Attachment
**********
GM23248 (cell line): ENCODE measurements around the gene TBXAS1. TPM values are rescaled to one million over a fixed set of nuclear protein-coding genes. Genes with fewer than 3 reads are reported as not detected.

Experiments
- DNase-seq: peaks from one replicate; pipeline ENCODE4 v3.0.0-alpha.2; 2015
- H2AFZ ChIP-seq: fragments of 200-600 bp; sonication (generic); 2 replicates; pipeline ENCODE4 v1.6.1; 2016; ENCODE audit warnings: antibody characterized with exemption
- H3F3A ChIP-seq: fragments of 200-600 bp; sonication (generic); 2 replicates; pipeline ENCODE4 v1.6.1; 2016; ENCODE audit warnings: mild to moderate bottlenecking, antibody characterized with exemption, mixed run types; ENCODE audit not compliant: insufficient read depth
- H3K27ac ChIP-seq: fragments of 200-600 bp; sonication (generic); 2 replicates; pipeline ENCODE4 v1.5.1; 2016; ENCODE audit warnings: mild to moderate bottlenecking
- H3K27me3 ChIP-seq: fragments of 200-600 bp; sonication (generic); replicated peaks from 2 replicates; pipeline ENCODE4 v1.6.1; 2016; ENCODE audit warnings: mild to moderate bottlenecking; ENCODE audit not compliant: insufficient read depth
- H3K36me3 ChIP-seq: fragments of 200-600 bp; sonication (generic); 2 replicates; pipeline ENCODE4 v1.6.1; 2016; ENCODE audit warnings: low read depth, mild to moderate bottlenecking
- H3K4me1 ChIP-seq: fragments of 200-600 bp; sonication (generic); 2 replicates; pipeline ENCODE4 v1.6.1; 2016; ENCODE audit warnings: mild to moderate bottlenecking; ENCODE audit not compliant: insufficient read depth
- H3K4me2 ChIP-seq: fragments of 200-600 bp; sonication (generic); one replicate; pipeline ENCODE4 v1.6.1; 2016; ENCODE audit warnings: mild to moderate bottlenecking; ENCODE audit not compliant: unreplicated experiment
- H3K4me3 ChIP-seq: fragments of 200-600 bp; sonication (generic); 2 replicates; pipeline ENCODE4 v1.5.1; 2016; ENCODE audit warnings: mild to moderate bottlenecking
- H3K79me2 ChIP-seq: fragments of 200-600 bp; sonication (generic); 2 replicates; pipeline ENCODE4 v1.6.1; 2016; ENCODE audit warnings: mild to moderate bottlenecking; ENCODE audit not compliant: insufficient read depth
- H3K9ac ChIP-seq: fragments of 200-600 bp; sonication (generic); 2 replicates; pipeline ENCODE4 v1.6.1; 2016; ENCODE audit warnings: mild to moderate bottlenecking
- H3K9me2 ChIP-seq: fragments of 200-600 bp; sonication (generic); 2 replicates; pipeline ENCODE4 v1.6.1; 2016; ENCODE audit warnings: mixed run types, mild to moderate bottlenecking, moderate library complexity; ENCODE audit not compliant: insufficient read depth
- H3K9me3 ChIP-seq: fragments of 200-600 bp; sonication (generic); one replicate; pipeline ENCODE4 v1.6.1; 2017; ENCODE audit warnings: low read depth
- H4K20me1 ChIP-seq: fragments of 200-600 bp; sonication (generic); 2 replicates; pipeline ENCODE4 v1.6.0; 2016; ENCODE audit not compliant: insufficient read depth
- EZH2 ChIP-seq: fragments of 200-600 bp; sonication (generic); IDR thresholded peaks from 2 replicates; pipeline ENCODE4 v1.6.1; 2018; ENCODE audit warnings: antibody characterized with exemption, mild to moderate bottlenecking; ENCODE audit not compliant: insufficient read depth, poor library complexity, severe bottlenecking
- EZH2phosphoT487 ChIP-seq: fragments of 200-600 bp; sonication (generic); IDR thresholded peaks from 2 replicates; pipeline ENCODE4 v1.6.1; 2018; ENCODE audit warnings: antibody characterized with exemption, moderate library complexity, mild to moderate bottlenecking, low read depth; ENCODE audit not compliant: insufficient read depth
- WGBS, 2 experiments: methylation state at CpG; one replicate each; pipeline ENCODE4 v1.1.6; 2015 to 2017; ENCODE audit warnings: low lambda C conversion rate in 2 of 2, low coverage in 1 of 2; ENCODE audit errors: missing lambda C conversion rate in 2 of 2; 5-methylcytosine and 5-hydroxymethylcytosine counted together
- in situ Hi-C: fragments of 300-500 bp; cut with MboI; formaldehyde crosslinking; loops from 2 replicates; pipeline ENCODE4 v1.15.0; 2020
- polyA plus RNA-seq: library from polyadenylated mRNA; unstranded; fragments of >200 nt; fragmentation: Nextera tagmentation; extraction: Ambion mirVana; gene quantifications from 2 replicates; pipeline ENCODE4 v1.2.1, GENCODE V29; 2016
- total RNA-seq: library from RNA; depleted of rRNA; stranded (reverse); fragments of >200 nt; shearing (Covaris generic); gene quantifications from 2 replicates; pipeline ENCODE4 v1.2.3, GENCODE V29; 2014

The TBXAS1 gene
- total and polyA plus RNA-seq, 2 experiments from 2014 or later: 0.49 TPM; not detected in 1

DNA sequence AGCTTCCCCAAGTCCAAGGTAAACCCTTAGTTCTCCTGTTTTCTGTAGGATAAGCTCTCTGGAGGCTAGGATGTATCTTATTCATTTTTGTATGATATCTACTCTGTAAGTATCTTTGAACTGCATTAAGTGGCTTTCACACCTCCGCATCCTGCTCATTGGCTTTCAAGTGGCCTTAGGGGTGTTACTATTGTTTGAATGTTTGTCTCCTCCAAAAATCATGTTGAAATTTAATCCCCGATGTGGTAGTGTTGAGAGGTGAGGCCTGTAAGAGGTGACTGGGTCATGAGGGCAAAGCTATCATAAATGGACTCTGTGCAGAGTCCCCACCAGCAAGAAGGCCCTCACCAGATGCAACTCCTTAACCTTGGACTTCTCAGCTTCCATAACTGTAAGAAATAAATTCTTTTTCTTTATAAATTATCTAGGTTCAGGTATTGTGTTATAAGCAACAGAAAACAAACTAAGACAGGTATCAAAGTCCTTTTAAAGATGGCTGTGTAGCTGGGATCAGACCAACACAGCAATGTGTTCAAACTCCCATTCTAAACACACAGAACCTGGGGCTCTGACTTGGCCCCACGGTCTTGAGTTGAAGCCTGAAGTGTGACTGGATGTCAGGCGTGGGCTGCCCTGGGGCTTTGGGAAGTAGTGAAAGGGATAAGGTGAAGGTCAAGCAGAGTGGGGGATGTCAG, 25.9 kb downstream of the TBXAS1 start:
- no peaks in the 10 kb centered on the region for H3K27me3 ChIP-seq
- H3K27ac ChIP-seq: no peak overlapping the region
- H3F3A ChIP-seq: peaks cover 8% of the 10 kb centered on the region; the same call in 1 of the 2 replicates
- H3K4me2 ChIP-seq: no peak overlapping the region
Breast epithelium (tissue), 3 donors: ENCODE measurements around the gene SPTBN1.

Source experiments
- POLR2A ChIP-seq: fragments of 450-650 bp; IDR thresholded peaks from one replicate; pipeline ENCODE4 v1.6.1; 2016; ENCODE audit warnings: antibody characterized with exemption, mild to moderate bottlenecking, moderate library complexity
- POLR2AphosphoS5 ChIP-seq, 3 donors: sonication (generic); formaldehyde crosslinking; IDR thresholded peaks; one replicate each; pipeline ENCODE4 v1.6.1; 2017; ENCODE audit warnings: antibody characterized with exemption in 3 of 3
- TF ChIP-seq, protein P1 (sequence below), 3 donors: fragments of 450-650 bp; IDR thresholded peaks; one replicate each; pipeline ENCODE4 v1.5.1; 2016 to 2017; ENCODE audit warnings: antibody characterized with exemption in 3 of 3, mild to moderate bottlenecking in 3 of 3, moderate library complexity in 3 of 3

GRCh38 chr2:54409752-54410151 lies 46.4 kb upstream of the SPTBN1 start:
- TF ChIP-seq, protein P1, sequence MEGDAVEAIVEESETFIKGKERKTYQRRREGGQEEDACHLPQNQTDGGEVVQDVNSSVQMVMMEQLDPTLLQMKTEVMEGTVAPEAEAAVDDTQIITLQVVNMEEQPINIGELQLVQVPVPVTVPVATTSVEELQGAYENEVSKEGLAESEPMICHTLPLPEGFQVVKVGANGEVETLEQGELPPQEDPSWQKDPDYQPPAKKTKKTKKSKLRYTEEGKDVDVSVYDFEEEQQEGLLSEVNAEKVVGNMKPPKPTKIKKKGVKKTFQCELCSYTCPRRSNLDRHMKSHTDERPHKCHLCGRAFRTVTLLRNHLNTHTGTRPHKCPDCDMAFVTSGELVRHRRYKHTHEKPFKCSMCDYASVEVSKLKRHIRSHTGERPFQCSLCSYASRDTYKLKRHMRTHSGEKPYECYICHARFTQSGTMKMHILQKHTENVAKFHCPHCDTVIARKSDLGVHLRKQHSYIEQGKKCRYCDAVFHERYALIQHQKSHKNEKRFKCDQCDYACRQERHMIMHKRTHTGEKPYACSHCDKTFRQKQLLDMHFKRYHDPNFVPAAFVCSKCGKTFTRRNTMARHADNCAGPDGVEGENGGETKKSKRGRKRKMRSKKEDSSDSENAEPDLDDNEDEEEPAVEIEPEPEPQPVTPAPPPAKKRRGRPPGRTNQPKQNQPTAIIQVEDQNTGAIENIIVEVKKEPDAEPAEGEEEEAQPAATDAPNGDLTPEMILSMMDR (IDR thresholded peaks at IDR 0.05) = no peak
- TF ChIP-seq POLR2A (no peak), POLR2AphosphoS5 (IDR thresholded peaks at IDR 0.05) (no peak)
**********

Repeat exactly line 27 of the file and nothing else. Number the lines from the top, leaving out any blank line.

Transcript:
- H3K27ac ChIP-seq: no peak overlapping the region